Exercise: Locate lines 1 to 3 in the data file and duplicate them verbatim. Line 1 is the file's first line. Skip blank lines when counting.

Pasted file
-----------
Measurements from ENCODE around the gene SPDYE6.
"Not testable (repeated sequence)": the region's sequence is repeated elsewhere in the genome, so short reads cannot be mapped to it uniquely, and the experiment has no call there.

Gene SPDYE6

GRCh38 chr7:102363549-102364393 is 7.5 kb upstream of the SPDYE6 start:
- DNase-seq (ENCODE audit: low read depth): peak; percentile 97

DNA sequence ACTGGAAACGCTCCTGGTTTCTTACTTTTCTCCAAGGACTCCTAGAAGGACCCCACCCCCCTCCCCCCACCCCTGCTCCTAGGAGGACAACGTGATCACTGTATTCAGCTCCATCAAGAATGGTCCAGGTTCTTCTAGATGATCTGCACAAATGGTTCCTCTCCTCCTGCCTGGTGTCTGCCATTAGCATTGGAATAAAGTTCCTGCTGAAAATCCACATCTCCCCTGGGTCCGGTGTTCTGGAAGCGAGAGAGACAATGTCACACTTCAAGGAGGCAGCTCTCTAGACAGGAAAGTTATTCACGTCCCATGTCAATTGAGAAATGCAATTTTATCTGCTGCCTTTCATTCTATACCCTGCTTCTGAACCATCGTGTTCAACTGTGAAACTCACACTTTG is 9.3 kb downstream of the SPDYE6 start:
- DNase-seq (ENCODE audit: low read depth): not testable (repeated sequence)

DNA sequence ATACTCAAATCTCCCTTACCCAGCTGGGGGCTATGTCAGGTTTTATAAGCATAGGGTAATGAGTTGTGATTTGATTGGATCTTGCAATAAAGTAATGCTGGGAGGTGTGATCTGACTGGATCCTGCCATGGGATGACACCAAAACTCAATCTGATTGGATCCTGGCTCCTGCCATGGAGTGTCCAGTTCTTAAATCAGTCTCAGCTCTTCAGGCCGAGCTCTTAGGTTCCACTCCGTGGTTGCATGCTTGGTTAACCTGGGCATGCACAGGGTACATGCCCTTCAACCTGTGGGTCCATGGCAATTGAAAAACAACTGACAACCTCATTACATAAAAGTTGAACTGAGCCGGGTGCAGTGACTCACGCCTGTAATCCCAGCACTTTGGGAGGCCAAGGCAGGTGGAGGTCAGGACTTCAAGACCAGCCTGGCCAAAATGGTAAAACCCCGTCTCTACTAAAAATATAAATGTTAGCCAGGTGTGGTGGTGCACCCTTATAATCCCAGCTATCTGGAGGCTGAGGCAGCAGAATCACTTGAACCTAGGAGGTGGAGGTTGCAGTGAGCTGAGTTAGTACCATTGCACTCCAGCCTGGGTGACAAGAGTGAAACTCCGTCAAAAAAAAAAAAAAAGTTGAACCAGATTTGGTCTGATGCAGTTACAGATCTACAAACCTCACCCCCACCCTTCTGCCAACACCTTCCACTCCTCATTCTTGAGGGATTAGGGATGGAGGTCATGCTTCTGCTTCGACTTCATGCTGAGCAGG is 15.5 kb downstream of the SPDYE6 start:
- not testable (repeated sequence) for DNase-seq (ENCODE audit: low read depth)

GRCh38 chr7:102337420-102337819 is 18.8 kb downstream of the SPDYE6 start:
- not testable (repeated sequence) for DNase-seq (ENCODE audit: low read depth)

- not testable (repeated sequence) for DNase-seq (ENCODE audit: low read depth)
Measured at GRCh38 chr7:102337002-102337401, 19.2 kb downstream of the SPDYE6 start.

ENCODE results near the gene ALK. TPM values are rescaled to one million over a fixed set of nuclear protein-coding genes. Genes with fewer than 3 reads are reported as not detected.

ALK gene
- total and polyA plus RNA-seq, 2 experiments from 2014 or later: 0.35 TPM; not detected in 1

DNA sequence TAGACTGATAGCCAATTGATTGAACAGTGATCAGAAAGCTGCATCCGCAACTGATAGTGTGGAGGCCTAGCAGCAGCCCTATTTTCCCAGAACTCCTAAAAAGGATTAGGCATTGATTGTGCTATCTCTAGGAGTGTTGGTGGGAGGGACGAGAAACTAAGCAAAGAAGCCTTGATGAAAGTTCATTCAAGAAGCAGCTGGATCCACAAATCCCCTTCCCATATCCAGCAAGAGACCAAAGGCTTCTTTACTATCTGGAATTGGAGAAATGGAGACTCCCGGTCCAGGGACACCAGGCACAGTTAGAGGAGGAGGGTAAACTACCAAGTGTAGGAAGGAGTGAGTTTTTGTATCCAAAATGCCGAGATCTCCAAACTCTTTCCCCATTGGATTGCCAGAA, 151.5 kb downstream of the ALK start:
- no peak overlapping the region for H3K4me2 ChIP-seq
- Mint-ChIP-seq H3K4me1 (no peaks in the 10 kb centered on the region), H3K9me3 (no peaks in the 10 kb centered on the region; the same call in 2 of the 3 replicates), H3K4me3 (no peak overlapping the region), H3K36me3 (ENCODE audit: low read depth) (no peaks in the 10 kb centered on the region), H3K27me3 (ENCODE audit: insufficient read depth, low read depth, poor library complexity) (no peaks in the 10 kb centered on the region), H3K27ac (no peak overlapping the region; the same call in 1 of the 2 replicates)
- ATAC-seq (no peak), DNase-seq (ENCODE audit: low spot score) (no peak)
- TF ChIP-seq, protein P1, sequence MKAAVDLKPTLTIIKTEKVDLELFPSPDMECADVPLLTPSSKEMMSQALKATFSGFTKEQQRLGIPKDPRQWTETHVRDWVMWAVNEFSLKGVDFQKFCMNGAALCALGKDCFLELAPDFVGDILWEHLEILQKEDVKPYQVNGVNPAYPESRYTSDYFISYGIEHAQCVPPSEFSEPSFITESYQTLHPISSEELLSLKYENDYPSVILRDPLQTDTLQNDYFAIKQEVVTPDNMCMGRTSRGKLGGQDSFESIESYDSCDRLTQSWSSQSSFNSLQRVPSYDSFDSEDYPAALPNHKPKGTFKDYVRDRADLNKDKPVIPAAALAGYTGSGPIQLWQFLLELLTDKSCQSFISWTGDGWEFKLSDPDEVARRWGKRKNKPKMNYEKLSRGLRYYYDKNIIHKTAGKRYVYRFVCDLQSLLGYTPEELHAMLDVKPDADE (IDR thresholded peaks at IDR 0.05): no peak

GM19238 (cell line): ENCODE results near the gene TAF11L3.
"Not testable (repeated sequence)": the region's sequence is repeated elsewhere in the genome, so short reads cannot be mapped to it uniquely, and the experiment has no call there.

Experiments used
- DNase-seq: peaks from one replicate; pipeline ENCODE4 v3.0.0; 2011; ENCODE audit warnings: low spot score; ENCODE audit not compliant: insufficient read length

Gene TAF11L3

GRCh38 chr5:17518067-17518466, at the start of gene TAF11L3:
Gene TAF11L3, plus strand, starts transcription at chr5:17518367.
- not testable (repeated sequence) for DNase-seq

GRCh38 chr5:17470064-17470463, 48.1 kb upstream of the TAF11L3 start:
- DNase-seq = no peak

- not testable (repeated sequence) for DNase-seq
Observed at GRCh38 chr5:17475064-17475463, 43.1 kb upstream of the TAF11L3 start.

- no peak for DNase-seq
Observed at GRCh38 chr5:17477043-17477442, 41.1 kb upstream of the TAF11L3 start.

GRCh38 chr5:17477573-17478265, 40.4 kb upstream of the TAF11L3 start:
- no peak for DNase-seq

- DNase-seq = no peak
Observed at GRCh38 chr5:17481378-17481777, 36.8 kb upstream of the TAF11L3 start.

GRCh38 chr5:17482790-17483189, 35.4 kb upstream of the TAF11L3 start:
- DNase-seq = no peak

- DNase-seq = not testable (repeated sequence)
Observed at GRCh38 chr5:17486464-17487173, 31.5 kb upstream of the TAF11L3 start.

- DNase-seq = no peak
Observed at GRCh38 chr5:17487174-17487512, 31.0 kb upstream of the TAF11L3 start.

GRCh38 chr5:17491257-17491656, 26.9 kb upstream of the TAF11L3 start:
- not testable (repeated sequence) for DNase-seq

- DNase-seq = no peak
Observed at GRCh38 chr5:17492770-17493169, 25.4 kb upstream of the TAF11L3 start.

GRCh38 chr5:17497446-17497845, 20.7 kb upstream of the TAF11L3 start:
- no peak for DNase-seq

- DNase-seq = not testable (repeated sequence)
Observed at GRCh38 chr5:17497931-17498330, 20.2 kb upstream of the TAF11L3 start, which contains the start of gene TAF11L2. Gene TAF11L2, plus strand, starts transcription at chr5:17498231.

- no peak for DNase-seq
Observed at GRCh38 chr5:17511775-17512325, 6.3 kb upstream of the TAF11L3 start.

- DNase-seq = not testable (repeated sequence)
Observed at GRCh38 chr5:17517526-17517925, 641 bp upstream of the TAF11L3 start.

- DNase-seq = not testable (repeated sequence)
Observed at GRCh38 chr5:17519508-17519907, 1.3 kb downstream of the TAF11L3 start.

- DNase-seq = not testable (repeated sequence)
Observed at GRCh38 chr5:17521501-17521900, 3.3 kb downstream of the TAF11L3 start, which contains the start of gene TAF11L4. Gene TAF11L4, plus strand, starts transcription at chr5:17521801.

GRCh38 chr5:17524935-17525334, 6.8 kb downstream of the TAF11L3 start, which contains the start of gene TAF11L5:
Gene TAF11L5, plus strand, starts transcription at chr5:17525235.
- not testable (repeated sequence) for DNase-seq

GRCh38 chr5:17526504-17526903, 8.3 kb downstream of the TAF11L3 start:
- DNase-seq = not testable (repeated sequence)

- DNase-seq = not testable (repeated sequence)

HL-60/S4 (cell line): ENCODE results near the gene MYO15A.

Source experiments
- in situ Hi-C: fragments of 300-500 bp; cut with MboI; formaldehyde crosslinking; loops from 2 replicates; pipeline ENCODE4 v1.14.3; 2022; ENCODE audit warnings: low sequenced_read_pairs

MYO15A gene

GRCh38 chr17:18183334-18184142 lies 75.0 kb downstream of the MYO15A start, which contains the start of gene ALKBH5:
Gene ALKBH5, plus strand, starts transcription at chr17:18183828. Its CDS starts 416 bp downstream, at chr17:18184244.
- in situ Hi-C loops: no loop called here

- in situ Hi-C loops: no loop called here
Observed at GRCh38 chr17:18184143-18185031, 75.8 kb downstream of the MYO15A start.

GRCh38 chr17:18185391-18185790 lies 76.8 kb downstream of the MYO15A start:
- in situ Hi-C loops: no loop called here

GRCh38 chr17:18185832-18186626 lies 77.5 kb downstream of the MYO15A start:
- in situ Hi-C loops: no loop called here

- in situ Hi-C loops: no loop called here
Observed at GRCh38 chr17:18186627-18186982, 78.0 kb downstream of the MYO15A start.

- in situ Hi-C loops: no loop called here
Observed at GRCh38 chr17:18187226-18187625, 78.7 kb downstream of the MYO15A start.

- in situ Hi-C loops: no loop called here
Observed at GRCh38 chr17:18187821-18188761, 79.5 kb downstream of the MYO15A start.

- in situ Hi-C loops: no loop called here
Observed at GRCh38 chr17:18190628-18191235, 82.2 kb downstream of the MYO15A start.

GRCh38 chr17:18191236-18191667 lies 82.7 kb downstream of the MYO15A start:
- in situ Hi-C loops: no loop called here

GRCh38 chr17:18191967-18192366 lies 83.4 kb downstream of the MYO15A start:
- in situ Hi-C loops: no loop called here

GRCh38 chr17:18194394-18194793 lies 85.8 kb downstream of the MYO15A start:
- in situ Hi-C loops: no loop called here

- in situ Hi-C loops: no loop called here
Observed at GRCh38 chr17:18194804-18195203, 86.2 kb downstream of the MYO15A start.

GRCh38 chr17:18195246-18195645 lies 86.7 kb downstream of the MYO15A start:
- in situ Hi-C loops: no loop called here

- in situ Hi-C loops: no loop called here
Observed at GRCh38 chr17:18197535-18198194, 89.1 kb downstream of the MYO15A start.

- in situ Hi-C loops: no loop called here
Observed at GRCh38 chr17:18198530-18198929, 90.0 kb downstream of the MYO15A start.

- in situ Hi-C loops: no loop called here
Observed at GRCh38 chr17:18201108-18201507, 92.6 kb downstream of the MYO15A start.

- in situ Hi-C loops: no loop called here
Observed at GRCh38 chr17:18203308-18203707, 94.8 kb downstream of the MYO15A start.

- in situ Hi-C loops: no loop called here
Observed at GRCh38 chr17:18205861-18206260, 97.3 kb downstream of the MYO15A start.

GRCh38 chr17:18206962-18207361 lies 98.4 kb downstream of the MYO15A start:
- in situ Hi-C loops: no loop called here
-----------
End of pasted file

Measurements from ENCODE around the gene SPDYE6.
"Not testable (repeated sequence)": the region's sequence is repeated elsewhere in the genome, so short reads cannot be mapped to it uniquely, and the experiment has no call there.

Gene SPDYE6